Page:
Conservation IssuesRusty Blackbirds have experienced one of the most significant declines ever documented among North American birds in recent times. Data from long-term surveys such as the North American Breeding Bird Survey and Christmas Bird Count suggest that Rusty Blackbird numbers have plummeted a staggering 85-95% since the mid-1900’s (Greenberg and Droege, 1999). Anecdotal accounts also suggest a chronic, more gradual decline beginning as early as the first part of the twentieth century. Despite this precipitous drop in population, it is only relatively recently that the scientific community has become more broadly aware of the Rusty Blackbird’s desperate plight. Earlier recognition of population declines was likely inhibited in part by the elusive nature of this species, their close association with wooded wetlands and other habitats that are often difficult to access, and cultural norms that cause “blackbirds” to be overlooked as common and resilient species (Greenberg and Matsuoka, 2010).
Several hypotheses have been suggested to explain the decline. Loss of wooded wetlands in southeastern wintering grounds is a likely contributor, as over 80% of this habitat has been converted to agriculture and other land uses. Other possible factors on the wintering grounds include increased competition for food with other blackbird species – such as Red-winged Blackbirds and Common Grackles – as well as increased exposure to an unknown disease to which it has not developed strong immunity.
On the breeding grounds, habitat loss and degradation are also concerns. Climate change is causing boreal breeding wetlands to become increasingly prone to drying and is generally altering hydrological cycles and weather patterns in ways that threaten the species’ habitats and associated food resources. Because Rusty Blackbirds depend on shallowly flooded boreal wetlands while breeding and raising young, future climatic changes may have a profound effect on the continued capacity for successful reproduction and population recruitment. Rusty Blackbirds have also been found to have high levels of mercury in their bodies on the breeding grounds, which may have harmful effects on their immune systems and general health (Edmonds et al, 2010).
Although intensive studies over the last decade have yielded much-needed information on basic biology, ecology and conservation of these unusual blackbirds, any central cause behind their plunging population remains obscure and speculative. What is probable is that there is no “smoking gun” and no single cause for their decline, but rather a combination of different stressors working together to create a “perfect storm.”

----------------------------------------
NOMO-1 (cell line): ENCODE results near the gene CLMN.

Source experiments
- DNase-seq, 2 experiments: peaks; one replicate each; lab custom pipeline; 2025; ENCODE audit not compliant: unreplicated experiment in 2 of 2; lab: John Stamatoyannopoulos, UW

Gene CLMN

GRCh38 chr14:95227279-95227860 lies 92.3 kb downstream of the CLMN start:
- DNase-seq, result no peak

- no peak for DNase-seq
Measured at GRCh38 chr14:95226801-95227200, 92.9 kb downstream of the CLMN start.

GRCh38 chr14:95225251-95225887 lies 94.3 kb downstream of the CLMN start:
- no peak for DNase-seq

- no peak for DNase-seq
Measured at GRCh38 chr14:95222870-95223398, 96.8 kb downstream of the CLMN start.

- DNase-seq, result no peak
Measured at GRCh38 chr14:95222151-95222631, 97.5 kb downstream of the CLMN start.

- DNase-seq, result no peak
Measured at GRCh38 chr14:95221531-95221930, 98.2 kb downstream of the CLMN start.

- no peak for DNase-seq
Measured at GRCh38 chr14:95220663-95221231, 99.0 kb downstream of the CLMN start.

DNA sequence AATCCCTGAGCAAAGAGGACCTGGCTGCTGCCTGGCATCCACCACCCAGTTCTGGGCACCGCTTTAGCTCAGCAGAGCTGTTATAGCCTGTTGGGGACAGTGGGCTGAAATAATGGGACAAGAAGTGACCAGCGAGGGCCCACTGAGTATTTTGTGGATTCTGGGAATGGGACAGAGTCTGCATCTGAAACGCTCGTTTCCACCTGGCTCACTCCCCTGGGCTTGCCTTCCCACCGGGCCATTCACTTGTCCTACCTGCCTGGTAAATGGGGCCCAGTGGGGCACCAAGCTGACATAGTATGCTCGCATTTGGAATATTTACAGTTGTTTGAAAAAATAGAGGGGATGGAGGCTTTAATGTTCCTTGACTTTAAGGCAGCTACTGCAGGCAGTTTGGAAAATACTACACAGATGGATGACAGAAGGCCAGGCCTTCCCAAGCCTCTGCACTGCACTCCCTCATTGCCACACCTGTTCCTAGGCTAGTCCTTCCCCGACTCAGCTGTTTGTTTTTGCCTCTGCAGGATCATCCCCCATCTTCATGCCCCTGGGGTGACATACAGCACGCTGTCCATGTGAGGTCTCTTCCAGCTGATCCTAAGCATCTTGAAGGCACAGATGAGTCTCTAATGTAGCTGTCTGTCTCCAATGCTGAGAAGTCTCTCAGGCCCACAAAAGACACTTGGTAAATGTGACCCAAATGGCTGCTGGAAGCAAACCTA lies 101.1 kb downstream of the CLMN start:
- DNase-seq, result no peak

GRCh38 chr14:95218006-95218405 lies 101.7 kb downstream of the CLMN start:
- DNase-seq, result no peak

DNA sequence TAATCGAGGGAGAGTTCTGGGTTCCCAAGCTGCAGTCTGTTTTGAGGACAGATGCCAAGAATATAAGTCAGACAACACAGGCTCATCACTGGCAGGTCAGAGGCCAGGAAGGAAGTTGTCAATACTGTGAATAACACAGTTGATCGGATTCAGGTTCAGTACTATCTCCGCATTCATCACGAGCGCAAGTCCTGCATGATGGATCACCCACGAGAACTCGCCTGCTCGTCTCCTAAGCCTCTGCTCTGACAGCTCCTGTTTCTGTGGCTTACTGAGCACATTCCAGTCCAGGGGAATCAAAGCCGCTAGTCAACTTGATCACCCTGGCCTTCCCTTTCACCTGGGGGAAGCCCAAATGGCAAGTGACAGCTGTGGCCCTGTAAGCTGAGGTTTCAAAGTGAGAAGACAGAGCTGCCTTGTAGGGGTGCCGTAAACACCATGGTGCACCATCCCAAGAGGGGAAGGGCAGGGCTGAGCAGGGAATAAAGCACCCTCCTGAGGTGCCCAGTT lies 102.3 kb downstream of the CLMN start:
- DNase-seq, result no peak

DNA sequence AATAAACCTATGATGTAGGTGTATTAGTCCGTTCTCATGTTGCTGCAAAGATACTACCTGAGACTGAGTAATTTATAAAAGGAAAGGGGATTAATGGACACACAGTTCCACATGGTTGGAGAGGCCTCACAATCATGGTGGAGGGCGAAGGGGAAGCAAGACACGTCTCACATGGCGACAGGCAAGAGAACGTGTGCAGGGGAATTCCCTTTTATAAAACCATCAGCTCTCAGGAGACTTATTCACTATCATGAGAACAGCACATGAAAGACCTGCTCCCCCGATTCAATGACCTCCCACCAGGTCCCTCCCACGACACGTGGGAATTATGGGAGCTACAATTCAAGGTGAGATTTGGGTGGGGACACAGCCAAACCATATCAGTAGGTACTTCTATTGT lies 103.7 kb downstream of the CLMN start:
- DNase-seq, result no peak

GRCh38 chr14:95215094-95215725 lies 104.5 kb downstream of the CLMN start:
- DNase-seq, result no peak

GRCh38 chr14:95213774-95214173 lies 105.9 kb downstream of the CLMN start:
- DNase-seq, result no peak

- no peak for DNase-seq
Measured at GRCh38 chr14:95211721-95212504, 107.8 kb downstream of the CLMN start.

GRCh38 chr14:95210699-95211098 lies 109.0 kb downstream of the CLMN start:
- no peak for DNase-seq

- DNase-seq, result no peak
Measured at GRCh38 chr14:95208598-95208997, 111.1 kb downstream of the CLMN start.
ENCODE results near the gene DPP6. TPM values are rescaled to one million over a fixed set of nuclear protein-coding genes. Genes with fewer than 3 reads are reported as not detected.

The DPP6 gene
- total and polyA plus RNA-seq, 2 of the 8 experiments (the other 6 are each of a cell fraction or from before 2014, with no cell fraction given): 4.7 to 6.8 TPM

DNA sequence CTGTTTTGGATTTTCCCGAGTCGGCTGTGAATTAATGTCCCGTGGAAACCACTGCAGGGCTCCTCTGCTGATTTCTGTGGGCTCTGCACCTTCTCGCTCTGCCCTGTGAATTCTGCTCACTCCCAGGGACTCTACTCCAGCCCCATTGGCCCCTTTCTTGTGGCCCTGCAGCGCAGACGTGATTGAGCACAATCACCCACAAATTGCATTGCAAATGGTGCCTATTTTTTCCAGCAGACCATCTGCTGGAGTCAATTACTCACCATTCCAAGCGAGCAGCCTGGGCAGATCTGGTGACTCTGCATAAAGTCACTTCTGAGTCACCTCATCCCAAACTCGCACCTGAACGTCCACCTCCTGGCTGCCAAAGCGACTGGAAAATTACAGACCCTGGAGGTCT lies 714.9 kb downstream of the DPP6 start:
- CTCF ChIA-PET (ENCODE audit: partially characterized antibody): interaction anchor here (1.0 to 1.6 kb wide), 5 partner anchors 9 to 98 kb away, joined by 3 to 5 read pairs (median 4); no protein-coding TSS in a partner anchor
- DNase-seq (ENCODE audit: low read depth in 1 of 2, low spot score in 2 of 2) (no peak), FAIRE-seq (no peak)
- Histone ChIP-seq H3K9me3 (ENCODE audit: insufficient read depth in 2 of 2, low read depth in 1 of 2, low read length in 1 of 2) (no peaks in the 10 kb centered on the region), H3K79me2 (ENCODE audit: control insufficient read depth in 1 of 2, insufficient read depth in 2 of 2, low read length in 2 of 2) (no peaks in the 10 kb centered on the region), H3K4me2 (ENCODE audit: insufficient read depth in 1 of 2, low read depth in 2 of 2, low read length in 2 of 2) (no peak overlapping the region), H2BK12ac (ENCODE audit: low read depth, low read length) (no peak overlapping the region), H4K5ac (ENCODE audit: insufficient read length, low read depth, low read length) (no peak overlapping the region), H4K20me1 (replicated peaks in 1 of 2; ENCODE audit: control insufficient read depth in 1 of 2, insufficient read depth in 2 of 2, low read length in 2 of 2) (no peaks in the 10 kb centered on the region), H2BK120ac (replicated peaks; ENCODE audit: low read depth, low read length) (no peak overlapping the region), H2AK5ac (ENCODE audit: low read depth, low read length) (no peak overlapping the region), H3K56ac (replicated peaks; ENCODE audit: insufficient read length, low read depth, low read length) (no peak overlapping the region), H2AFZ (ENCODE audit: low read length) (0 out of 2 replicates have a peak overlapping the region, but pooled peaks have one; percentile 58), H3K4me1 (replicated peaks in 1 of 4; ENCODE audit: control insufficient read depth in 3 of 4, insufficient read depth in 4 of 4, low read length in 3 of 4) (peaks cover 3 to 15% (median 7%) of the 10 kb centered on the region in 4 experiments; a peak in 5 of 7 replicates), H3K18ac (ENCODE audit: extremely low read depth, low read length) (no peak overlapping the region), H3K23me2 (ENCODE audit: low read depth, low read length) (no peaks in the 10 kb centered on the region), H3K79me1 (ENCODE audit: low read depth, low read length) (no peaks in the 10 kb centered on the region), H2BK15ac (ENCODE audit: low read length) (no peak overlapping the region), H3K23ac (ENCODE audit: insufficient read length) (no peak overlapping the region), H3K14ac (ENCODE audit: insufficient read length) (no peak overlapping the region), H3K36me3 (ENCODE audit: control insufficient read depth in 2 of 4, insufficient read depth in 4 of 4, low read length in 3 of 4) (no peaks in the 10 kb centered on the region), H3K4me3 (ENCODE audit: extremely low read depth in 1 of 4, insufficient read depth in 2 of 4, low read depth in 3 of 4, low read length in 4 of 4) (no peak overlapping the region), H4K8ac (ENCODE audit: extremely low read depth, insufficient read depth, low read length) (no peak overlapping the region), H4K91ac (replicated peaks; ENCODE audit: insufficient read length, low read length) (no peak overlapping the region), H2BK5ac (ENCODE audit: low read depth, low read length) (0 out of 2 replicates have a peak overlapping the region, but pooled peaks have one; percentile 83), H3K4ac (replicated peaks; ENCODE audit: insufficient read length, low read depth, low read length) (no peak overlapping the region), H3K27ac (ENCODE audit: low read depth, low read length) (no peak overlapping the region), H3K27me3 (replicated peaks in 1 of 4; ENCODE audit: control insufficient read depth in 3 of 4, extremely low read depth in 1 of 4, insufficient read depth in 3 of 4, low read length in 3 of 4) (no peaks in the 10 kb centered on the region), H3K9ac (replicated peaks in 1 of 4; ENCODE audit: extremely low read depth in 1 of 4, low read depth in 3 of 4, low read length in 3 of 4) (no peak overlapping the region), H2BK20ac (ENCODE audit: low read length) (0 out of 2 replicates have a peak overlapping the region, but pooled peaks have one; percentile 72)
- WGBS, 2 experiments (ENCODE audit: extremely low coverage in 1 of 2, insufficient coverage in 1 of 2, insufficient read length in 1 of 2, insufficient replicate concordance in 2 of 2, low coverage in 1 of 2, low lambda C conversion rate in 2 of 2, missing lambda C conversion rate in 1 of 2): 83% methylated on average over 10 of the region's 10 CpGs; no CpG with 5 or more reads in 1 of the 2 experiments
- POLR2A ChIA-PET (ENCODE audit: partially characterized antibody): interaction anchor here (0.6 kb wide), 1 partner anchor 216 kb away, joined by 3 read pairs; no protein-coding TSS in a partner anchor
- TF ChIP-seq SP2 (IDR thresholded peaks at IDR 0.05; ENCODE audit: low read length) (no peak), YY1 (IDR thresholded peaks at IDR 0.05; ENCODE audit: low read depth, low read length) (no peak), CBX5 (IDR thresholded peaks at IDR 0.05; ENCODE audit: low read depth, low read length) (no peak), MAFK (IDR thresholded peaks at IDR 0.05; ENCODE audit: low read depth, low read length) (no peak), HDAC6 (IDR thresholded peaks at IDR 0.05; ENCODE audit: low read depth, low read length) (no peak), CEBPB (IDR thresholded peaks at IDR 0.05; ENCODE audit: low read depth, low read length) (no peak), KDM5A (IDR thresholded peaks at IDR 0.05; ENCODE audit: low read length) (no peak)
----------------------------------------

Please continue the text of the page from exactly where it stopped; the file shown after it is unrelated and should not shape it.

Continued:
The International Rusty Blackbird Working Group (IRBWG) strives to use strong science to evaluate strategies to reverse the extensive decline of this vulnerable species. However, we still lack critical information about certain aspects of Rusty Blackbird ecology, especially during migration. In 2014, the IRBWG will launch a Spring Migration Blitz to increase our understanding of Rusty Blackbird migration in order to advance conservation of the Rusty Blackbird. In addition, the group has identified ongoing research needs that address knowledge gaps; this research will allow us to develop and hone effective conservation strategies for this declining species.
Edmonds, S. T., Evers, D. C. , Cristol, D. A., Mettke-Hofmann, C. , Powell, L. L., McGann, A. J., Armiger J. W., Lane, O. P., Tessler, D. F., Newell, P., Heyden, K. and O’Driscoll, N. J. (2010). Geographic and seasonal variation in mercury exposure of the declining Rusty Blackbird. Condor, 112(4): 789–799.
Greenberg, R. and Droege, S. (1999). On the decline of the Rusty Blackbird and the use of ornithological literature to document long-term population trends. Conservation Biology, 13(3): 553–559.
Greenberg, R. and Matsuoka, S. M. (2010). Special section: Rangewide ecology of the declining Rusty Blackbird. Rusty Blackbird: Mysteries of a species in decline. Condor, 112(4): 770–777.